The provider of access management systems Okta confirmed the data breach and revealed that 2.5% of its customers were impacted.
This week Lapsus$ extortion group claimed to have stolen sensitive data from the identity and access management giant Okta solutions.
The gang announced the alleged hack through its Telegram channel and shared a series of screenshots as proof of the hack. Some of the images published by the threat actors appear to be related to the company’s customer data.
The message published by the group claims that the gang had Superuser and Admin access to multiple systems of the company.
The company launched an investigation into the claims of a data breach, while Todd McKinnon, CEO at Okta, confirmed that in late January 2022, the company detected an attempt to compromise the account of a third-party customer support engineer working for one of its subprocessors.
Okta confirmed the security breach and revealed that it has impacted 2.5% of its customers (approximately 375), but pointed out that they have no action that should do.
Okta confirmed that the Lapsus$ extortion group compromised the laptop of one of its support engineers that allowed them to reset passwords for some of its customers.
Investigators discovered that the attackers had access to the laptop for five days starting from January 16, 2022.
“Following the completion of the service provider’s investigation, we received a report from the forensics firm this week. The report highlighted that there was a five-day window of time between January 16-21, 2022, where an attacker had access to a support engineer’s laptop. This is consistent with the screenshots that we became aware of yesterday.” reads the advisory published by the company. “The potential impact to Okta customers is limited to the access that support engineers have. These engineers are unable to create or delete users, or download customer databases. Support engineers do have access to limited data – for example, Jira tickets and lists of users – that were seen in the screenshots. Support engineers are also able to facilitate the resetting of passwords and multi-factor authentication factors for users, but are unable to obtain those passwords.”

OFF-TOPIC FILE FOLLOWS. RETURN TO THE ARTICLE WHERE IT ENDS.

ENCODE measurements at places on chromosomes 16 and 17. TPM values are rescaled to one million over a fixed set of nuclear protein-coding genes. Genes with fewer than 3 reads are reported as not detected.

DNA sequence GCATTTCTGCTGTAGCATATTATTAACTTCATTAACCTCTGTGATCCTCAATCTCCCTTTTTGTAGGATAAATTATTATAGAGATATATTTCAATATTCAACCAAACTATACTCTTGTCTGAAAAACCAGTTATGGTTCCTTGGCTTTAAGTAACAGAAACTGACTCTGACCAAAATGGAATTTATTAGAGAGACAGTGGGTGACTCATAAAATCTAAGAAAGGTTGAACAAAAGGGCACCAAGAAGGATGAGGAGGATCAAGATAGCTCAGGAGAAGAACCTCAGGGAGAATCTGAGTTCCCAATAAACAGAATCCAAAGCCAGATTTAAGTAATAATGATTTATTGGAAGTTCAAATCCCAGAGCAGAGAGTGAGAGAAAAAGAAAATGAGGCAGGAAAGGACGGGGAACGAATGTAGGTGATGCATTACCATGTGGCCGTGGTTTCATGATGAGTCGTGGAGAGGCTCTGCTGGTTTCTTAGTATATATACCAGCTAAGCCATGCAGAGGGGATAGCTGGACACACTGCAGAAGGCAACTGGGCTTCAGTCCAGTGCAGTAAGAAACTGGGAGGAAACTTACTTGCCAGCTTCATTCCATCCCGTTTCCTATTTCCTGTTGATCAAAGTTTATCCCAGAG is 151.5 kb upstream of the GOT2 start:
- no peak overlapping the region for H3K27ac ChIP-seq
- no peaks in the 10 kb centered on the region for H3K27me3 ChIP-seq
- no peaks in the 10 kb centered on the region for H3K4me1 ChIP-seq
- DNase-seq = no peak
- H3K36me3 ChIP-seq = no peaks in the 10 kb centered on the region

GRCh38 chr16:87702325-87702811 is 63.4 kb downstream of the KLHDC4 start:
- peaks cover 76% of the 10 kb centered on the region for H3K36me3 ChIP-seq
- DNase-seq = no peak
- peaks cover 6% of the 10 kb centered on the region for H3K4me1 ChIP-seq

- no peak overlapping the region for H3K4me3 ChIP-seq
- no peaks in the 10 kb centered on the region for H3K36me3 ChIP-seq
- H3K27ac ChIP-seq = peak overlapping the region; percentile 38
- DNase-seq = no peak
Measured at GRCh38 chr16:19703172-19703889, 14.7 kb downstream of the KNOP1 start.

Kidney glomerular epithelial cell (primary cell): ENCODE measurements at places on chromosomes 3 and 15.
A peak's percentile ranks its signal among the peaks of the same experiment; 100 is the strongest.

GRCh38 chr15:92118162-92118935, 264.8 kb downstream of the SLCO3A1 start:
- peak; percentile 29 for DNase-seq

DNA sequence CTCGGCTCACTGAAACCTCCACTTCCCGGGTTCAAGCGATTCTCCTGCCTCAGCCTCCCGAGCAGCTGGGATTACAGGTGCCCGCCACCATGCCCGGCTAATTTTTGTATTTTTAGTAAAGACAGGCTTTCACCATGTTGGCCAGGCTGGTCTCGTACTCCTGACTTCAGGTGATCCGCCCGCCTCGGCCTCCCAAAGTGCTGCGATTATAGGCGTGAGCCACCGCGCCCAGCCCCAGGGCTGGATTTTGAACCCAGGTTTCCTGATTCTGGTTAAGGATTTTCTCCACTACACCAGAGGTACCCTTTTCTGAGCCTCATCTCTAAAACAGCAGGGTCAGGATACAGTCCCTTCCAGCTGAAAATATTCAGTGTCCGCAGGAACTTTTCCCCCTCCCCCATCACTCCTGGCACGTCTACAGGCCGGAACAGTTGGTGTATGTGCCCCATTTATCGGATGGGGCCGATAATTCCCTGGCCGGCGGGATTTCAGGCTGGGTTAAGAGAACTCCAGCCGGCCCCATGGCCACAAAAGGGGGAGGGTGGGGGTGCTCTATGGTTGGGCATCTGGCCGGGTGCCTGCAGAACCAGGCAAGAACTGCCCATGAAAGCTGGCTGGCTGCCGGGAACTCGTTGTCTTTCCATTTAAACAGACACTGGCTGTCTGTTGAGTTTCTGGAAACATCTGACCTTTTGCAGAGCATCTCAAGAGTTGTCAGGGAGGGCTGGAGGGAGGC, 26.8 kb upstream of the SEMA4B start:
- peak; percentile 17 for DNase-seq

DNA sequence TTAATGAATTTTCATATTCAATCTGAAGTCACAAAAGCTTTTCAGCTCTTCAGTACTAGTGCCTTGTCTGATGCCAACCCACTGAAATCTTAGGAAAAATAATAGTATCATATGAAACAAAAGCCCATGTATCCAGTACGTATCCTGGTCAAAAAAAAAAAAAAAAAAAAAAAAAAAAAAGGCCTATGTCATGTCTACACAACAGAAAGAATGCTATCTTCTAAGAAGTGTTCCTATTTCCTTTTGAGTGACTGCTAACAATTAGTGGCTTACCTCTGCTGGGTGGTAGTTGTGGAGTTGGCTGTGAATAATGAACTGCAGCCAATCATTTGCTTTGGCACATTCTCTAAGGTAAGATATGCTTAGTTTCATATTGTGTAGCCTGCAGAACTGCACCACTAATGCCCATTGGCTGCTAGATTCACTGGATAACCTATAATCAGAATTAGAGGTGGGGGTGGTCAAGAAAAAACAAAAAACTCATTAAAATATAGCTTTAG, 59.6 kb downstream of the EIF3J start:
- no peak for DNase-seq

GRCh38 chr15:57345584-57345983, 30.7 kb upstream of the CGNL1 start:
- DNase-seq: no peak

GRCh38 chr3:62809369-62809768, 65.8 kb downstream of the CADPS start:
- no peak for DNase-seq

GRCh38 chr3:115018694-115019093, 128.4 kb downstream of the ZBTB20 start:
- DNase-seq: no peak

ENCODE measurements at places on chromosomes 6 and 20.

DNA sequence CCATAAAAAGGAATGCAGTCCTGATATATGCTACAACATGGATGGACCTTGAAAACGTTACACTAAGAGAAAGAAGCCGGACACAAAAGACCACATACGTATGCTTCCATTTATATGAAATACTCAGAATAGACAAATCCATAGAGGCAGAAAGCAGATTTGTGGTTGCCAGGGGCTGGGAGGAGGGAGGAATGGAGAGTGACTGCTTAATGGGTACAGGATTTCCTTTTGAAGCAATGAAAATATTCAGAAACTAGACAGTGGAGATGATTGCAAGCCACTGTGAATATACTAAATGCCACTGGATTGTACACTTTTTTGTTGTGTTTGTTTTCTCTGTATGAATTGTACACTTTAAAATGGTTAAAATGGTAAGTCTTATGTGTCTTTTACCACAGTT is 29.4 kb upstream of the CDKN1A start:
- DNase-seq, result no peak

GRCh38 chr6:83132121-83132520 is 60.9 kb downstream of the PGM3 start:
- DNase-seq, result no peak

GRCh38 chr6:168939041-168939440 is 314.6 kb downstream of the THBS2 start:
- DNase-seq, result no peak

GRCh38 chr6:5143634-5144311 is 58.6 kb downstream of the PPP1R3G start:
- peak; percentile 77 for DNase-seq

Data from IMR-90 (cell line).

Okta has identified impacted customers and notified the incident by email.
The Lapsus$ group responded to Okta’s announcement and revealed that they did not compromise an Okta employee’s laptop but their thin client.
Below is the Lapsus$’s gang reply published on their Telegram channel:
I do enjoy the lies given by Okta.
- 1. We didn’t compromise any laptop? It was a thin client.
- 2. “Okta detected an unsuccessful attempt to compromise the account of a customer support engineer working for a third-party provider.” – I’m STILL unsure how its a unsuccessful attempt? Logged in to superuser portal with the ability to reset the Password and MFA of ~95% of clients isn’t successful?
- 4. For a company that supports Zero-Trust. *Support Engineers* seem to have excessive access to Slack? 8.6k channels? (You may want to search AKIA* on your Slack, rather a bad security practice to store AWS keys in Slack channels)
- 5. Support engineers are also able to facilitate the resetting of passwords and MFA factors for users, but are unable to obtain those passwords. – Uhm? I hope no-one can read passwords? not just support engineers, LOL. – are you implying passwords are stored in plaintext?
- 6. You claim a laptop was compromised? In that case what *suspicious IP addresses* do you have available to report?
- 7. The potential impact to Okta customers is NOT limited, I’m pretty certain resetting passwords and MFA would result in complete compromise of many clients systems.
- 8. If you are committed to transparency how about you hire a firm such as Mandiant and PUBLISH their report? I’m sure it would be very different to your report 🙂 _________________________________________________________________________________________________________________________________________________________________________________________________________ https://www.okta.com/sites/default/files/2021-12/okta-security-privacy-documentation.pdf *21. Security Breach Management. a) Notification: In the event of a Security Breach, Okta notifies impacted customers of such Security Breach. Okta cooperates with an impacted customer’s reasonable request for information regarding such Security Breach, and Okta provides regular updates on any such Security Breach and the investigative action and corrective action(s) taken.* – But customers only found out today? Why wait this long?
- 9. Access Controls. Okta has in place policies, procedures, and logical controls that are designed: b. Controls to ensure that all Okta personnel who are granted access to any Customer Data are based on leastprivilege principles; kkkkkkkkkkkkkkk 1. Security Standards. Okta’s ISMP includes adherence to and regular testing of the key controls, systems and procedures of its ISMP to validate that they are properly implemented and effective in addressing the threats and risks identified. Such testing includes: a) Internal risk assessments; b) ISO 27001, 27002, 27017 and 27018 certifications; c) NIST guidance; and d) SOC2 Type II (or successor standard) audits annually performed by accredited third-party auditors (“Audit Report”). I don’t think storing AWS keys within Slack would comply to any of these standards?
The group has now announced a temporary pause until 30/3/2022.
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(SecurityAffairs – hacking, Okta)